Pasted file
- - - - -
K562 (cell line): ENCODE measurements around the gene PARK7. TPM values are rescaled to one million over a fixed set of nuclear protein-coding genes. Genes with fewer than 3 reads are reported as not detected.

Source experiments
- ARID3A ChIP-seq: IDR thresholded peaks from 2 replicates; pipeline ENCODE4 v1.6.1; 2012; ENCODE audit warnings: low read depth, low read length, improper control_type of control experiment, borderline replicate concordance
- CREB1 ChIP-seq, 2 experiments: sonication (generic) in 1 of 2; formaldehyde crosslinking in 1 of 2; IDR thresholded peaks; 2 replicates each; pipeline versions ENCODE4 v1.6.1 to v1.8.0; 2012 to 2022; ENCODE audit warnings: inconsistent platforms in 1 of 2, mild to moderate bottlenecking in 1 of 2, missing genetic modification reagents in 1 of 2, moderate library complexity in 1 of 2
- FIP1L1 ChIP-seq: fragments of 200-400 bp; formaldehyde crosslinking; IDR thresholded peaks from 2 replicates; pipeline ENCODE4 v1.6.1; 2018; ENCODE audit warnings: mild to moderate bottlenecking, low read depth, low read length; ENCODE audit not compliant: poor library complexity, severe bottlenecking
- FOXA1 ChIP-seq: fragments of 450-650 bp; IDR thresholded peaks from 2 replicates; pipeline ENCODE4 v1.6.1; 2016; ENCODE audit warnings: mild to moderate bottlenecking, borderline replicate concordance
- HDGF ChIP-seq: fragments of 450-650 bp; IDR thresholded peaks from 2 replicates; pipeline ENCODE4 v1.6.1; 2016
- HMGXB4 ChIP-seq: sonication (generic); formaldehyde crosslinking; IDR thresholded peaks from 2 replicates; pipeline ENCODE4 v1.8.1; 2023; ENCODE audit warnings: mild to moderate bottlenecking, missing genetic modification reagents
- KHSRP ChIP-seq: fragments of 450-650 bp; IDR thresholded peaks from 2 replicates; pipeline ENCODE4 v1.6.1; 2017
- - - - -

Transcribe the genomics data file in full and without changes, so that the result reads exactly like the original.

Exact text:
K562 (cell line): ENCODE measurements around the gene PARK7. TPM values are rescaled to one million over a fixed set of nuclear protein-coding genes. Genes with fewer than 3 reads are reported as not detected.

Source experiments
- ARID3A ChIP-seq: IDR thresholded peaks from 2 replicates; pipeline ENCODE4 v1.6.1; 2012; ENCODE audit warnings: low read depth, low read length, improper control_type of control experiment, borderline replicate concordance
- CREB1 ChIP-seq, 2 experiments: sonication (generic) in 1 of 2; formaldehyde crosslinking in 1 of 2; IDR thresholded peaks; 2 replicates each; pipeline versions ENCODE4 v1.6.1 to v1.8.0; 2012 to 2022; ENCODE audit warnings: inconsistent platforms in 1 of 2, mild to moderate bottlenecking in 1 of 2, missing genetic modification reagents in 1 of 2, moderate library complexity in 1 of 2
- FIP1L1 ChIP-seq: fragments of 200-400 bp; formaldehyde crosslinking; IDR thresholded peaks from 2 replicates; pipeline ENCODE4 v1.6.1; 2018; ENCODE audit warnings: mild to moderate bottlenecking, low read depth, low read length; ENCODE audit not compliant: poor library complexity, severe bottlenecking
- FOXA1 ChIP-seq: fragments of 450-650 bp; IDR thresholded peaks from 2 replicates; pipeline ENCODE4 v1.6.1; 2016; ENCODE audit warnings: mild to moderate bottlenecking, borderline replicate concordance
- HDGF ChIP-seq: fragments of 450-650 bp; IDR thresholded peaks from 2 replicates; pipeline ENCODE4 v1.6.1; 2016
- HMGXB4 ChIP-seq: sonication (generic); formaldehyde crosslinking; IDR thresholded peaks from 2 replicates; pipeline ENCODE4 v1.8.1; 2023; ENCODE audit warnings: mild to moderate bottlenecking, missing genetic modification reagents
- KHSRP ChIP-seq: fragments of 450-650 bp; IDR thresholded peaks from 2 replicates; pipeline ENCODE4 v1.6.1; 2017